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Block of the stellate ganglion has also been explored in [[coronary artery bypass surgery]].<ref name="pmid17378781">{{cite journal |author=Yildirim V, Akay HT, Bingol H, ''et al'' |title=Pre-emptive stellate ganglion block increases the patency of radial artery grafts in coronary artery bypass surgery |journal=Acta anaesthesiologica Scandinavica |volume=51 |issue=4 |pages=434–40 |year=2007 |pmid=17378781 |doi=10.1111/j.1399-6576.2006.01260.x}}</ref>
Stellate ganglion is located at the level of C7 (7th cervical vertebrae), anterior to the transverse process of C7, posterior to the neck of the first rib, and just below the subclavian artery.
 
   
==See also==
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==References==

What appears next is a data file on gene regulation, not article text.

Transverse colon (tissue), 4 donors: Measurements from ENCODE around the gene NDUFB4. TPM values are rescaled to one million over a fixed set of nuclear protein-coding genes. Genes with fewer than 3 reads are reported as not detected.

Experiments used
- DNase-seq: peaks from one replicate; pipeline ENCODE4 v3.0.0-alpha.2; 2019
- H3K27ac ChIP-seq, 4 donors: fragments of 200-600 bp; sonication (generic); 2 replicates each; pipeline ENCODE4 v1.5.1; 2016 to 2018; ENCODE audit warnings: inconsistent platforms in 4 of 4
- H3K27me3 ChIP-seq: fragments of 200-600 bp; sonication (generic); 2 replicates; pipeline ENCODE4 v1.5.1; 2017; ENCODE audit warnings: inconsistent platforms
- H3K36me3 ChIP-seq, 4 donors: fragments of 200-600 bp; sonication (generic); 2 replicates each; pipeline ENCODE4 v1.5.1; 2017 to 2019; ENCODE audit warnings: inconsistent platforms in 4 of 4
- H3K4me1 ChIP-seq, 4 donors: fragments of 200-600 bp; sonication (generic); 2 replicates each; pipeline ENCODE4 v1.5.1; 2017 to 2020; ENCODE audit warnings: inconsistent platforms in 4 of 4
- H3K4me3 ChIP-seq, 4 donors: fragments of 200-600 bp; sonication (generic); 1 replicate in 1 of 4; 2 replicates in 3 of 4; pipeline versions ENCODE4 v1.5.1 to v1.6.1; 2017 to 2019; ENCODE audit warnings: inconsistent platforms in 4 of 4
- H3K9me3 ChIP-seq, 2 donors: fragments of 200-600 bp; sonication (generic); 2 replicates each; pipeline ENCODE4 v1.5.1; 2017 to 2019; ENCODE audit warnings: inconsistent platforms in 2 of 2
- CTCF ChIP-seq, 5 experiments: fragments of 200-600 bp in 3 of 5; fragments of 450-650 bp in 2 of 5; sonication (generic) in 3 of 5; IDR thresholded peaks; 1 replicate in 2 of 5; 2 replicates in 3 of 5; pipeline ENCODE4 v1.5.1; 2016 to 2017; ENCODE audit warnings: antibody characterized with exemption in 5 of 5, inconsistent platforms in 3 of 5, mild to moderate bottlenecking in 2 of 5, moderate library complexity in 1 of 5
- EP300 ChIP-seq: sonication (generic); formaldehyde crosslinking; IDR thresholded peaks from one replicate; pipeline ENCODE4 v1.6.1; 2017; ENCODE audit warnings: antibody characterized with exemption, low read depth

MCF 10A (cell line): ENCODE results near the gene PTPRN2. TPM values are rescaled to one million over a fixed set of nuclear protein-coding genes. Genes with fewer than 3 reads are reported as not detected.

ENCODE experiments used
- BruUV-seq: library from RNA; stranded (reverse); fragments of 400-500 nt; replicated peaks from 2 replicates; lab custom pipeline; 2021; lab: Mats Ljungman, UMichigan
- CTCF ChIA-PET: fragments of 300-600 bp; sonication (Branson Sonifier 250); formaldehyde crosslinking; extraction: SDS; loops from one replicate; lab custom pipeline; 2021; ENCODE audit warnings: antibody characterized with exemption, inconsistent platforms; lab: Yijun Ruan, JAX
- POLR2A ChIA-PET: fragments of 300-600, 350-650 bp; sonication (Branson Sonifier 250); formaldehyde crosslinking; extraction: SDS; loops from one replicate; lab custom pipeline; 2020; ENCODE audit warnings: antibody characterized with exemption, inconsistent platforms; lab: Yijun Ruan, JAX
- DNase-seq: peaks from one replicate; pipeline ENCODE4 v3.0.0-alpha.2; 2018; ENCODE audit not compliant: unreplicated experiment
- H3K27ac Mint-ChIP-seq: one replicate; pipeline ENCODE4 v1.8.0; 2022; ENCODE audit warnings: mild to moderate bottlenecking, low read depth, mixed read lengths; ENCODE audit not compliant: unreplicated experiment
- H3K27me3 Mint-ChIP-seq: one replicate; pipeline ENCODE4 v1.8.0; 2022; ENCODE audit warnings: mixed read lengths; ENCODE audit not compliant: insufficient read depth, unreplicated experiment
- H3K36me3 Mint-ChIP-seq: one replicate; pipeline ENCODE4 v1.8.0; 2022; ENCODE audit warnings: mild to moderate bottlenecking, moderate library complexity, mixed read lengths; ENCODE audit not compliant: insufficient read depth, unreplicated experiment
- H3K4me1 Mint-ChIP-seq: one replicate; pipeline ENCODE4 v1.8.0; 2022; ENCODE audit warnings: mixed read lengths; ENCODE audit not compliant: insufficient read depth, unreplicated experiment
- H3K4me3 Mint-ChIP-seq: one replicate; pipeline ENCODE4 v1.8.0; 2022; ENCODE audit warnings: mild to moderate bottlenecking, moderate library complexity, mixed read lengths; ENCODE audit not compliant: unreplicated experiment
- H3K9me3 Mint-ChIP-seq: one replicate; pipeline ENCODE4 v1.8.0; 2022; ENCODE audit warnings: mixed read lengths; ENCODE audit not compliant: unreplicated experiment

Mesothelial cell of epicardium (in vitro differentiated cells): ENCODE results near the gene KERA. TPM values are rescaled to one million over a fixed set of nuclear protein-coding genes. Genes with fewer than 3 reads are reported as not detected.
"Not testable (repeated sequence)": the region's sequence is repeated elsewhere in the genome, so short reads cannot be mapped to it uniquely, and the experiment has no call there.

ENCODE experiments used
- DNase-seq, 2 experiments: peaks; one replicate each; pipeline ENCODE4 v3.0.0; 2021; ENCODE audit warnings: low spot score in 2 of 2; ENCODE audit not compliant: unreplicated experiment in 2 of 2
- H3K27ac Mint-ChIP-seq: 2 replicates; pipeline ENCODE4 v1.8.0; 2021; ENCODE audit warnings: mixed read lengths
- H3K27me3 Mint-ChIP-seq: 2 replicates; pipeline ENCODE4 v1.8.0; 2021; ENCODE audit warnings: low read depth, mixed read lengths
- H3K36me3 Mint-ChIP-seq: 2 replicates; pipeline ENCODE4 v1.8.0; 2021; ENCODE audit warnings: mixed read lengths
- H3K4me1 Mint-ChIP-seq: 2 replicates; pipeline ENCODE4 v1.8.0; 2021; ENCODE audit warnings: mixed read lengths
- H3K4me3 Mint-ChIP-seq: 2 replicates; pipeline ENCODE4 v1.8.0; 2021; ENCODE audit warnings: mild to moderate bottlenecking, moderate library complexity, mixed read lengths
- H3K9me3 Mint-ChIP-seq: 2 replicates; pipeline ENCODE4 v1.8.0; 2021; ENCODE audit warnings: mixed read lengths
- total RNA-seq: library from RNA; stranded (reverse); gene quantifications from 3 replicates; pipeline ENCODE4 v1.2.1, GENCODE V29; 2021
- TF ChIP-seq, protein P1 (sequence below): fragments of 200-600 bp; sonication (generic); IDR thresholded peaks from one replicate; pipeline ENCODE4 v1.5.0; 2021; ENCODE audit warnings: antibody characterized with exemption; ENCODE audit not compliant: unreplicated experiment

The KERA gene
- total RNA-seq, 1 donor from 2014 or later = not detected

* [[sympathetic ganglion]]
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{{reflist}}
   
 
==External links==
 
==External links==
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{{Autonomic}}
 
{{Autonomic}}
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[[Category:Autonomic ganglia]]
   
[[Category:Neuroanatomy]]
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Latest revision as of 10:24, November 15, 2008

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Nerve: Stellate ganglion
Gray845
Plan of right sympathetic cord and splanchnic nerves. (Stellate ganglion not visible, but region is shown.)
[[Image:|250px|center|]]
Latin ganglion cervicothoracicum, ganglion stellatum
Gray's subject #
Innervates
From inferior cervical ganglion, first thoracic ganglia
To
MeSH A08.340.315.350.800
Main article: Autonomic ganglia